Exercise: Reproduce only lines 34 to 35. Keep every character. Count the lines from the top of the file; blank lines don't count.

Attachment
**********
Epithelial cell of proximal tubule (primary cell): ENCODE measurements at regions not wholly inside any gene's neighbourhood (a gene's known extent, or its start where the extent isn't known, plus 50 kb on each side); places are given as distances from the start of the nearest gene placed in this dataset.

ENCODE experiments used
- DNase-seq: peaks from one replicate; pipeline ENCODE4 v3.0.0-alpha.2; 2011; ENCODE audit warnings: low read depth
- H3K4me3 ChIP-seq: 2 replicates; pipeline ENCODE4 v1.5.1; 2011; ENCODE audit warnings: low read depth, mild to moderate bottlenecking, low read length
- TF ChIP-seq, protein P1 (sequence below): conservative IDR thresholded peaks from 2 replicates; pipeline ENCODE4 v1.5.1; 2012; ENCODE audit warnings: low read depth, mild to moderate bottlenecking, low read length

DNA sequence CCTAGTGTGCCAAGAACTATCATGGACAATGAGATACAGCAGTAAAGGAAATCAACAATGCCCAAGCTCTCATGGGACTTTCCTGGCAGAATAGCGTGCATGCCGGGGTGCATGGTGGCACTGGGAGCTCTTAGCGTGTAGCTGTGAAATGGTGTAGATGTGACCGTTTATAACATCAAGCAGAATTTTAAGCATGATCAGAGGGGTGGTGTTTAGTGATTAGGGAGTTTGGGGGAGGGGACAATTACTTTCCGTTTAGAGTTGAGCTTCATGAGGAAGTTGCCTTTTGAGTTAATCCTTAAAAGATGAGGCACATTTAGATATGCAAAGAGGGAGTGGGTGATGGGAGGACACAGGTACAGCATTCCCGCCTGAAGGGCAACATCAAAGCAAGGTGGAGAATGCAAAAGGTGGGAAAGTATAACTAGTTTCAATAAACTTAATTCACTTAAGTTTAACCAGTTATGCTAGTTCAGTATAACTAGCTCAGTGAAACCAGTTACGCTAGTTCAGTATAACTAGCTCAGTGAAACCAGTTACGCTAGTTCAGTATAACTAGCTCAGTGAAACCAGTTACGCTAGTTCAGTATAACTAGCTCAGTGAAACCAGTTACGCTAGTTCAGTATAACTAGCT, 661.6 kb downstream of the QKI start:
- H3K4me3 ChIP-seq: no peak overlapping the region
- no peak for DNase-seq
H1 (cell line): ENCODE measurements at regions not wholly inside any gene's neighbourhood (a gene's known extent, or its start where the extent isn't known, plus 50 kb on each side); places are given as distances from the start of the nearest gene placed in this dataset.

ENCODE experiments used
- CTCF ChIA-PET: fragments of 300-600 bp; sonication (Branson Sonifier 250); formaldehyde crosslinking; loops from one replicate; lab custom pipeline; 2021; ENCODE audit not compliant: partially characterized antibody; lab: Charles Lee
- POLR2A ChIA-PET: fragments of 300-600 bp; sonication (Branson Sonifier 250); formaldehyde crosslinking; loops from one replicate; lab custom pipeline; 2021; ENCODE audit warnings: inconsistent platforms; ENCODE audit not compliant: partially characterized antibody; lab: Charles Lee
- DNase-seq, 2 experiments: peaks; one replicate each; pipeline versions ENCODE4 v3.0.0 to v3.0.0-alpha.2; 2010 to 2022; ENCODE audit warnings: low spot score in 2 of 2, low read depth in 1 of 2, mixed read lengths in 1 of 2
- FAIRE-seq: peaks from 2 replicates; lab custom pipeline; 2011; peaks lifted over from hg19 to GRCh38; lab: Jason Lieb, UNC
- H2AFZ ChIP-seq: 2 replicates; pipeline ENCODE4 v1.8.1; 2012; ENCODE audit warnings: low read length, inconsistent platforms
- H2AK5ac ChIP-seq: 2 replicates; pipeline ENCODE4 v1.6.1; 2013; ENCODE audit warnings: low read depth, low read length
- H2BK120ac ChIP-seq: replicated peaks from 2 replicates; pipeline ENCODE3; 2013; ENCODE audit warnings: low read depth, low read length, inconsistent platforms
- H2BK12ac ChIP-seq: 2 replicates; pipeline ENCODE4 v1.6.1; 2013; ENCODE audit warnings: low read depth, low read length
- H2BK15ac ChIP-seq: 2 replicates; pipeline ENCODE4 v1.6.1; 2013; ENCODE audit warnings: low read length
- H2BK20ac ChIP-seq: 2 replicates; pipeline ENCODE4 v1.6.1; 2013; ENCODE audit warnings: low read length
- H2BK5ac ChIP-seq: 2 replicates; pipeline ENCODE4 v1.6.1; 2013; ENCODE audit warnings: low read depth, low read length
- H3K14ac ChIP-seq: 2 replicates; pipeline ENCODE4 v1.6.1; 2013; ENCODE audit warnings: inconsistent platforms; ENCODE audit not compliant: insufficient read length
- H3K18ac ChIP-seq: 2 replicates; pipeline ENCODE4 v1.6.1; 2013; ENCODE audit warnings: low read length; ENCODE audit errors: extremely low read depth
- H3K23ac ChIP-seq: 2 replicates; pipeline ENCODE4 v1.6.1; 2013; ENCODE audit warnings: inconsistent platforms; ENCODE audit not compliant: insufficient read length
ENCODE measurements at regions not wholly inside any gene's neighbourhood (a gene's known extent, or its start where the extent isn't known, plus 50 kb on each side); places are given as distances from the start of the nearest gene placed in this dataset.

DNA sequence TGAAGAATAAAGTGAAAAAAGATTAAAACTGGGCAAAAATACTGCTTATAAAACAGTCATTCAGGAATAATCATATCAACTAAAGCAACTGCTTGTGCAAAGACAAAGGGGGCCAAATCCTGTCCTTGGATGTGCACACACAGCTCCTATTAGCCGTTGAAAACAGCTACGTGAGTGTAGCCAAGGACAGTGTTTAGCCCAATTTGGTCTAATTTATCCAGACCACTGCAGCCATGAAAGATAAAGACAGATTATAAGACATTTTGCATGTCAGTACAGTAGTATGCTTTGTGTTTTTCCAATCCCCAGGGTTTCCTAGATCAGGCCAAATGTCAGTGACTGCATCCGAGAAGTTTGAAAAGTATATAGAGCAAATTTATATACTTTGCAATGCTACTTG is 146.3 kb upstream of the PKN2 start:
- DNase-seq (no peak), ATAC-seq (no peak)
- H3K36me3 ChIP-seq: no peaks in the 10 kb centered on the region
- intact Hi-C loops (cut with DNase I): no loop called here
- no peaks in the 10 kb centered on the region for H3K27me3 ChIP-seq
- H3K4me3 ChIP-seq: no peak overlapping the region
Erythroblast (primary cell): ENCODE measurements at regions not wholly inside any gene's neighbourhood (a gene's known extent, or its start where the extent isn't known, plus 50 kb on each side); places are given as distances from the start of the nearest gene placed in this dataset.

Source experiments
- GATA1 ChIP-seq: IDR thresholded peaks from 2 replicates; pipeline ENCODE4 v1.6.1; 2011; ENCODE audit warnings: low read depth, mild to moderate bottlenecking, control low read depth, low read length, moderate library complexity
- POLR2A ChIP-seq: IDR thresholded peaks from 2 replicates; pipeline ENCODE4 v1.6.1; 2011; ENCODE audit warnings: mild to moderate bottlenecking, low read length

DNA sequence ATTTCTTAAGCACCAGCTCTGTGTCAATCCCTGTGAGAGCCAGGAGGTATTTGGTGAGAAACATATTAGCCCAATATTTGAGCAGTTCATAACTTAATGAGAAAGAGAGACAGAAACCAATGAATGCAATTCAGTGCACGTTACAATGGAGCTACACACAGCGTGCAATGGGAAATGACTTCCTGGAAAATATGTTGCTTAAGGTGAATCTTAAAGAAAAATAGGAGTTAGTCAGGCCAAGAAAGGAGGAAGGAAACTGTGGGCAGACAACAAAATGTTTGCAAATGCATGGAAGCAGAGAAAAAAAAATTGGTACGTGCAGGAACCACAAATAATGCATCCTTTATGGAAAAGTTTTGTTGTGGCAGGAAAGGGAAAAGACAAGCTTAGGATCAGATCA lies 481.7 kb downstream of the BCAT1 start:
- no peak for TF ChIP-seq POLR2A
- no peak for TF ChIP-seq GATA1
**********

- GATA1 ChIP-seq: IDR thresholded peaks from 2 replicates; pipeline ENCODE4 v1.6.1; 2011; ENCODE audit warnings: low read depth, mild to moderate bottlenecking, control low read depth, low read length, moderate library complexity
- POLR2A ChIP-seq: IDR thresholded peaks from 2 replicates; pipeline ENCODE4 v1.6.1; 2011; ENCODE audit warnings: mild to moderate bottlenecking, low read length